Creating classes


We’re due for some citizenship reforms, says the Harper Government, and possibly the worst reform on offer would quite literally create second-class citizens.

Citizenship and Immigration Minister Chris Alexander says we should revoke the citizenship of dual citizens convicted of terrorism, high treason or spying. This is a move that he implies all Canadians support. Well, there’s been enough time since the initial rumours of citizenship reform surfaced that he can only say that with honesty if he has trouble reading. Yeah, I bet a lot of Canadians would support such a thing. But for those of us who think about things critically rather than snap straight to bloodlust, there are some problems with this idea.

Most importantly, it would mean one set of rules for one group and a different set for another. The point of our citizenship, as described to me when I became one, is that I would have the full rights of any other Canadian. As a dual citizen myself, these rules will remove some of my rights. Yes, those rights might include things I don’t need to worry about like “keeping Canadian citizenship after being convicted of serious crimes,” but, regardless, it’s a bad precedent to set that some citizens can have fewer rights than others.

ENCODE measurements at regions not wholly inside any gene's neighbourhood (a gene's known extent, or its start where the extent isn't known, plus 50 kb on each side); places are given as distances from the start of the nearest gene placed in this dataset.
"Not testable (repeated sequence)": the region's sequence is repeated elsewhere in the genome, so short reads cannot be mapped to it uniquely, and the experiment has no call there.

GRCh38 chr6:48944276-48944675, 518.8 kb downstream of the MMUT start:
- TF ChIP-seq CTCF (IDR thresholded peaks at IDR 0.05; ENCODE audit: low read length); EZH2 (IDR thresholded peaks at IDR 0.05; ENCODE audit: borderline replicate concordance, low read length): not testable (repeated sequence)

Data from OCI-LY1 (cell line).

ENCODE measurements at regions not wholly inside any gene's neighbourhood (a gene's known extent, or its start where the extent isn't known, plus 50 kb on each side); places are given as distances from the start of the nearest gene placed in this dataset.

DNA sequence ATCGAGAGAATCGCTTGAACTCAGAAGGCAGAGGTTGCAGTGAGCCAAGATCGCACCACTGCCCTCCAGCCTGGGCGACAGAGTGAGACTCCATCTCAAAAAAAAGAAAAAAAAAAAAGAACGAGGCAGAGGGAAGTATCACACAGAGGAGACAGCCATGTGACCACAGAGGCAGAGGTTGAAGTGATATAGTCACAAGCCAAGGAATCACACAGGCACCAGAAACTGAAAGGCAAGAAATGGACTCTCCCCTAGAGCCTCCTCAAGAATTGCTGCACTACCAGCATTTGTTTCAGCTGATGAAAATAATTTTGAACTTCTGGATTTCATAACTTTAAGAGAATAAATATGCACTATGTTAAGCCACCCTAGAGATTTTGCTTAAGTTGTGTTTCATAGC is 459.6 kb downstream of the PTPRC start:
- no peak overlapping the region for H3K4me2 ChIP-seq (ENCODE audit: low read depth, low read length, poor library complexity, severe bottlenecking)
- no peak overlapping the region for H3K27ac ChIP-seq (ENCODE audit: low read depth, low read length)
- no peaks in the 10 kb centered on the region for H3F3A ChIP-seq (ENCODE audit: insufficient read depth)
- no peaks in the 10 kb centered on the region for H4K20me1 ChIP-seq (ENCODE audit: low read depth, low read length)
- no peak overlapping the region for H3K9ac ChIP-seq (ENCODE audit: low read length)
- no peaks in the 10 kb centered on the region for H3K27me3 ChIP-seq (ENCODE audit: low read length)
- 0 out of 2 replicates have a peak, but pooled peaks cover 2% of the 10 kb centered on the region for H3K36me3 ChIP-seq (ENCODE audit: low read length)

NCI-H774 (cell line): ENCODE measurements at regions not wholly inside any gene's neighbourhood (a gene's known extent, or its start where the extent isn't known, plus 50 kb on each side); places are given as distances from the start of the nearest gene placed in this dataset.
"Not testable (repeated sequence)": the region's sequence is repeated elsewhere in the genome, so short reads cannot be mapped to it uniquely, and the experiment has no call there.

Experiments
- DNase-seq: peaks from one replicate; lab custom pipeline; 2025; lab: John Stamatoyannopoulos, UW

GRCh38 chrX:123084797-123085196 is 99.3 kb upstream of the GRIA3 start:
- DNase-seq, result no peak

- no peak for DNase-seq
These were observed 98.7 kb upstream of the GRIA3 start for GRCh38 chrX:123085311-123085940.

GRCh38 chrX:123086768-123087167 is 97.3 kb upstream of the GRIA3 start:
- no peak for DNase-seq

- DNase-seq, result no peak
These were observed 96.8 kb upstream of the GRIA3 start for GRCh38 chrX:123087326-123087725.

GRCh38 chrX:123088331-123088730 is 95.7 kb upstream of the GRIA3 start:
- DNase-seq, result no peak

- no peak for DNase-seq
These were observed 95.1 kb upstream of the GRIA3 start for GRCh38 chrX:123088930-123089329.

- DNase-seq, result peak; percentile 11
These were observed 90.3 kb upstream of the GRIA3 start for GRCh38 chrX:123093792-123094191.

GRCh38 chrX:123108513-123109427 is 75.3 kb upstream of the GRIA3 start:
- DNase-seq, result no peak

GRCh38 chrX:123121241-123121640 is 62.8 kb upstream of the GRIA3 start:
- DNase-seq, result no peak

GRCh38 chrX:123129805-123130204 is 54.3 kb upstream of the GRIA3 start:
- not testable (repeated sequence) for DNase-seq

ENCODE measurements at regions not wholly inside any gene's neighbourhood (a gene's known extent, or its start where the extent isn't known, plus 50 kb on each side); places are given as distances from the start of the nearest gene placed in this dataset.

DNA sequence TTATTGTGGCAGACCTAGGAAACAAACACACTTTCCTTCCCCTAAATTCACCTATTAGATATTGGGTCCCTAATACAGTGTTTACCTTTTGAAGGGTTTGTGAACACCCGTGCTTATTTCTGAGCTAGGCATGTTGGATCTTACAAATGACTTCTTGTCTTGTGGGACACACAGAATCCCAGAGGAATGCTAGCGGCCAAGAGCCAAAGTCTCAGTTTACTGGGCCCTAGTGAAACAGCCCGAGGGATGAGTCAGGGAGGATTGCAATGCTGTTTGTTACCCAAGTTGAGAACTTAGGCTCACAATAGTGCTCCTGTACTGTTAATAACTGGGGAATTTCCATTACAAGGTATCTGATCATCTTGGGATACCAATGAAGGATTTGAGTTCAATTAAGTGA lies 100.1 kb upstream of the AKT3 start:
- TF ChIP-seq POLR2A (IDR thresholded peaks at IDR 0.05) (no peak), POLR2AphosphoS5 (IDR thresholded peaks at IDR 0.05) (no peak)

Terrorism is a broad term, and among the acts defined as the crime of terrorism are levying war against Canada, assisting a nation at war with Canada or assisting any armed forces against which Canadian forces are fighting. For one, this would make those dual citizens who, while wanting no part in any war, through no fault of their own happen to be citizens of both countries, easy scapegoats.

For both of those things, you just have to look at how the world’s leaders spent December gushing over Nelson Mandela to see how much more complicated reality can be than a set of rules called a “criminal code.” If you look at his actions, he committed his country’s equivalents of terrorism and treason. We revere him now because, it turns out, sometimes you have to do something that seems immediately harmful to a nation to foster the much greater long-term good. I’m not saying it should be a free-for-all, but we ought to at least not be in the business of attempting to simply purge these people and denying ownership of whatever factors led one of our citizens to commit a crime.

And don’t forget, there will always be wrongful convictions, and there’s never anything we can truly do as a society to undo the harm of convicting and imprisoning an innocent person. We might as well not make it worse for the relatively low cost of dealing with our legitimately guilty dual citizens ourselves.


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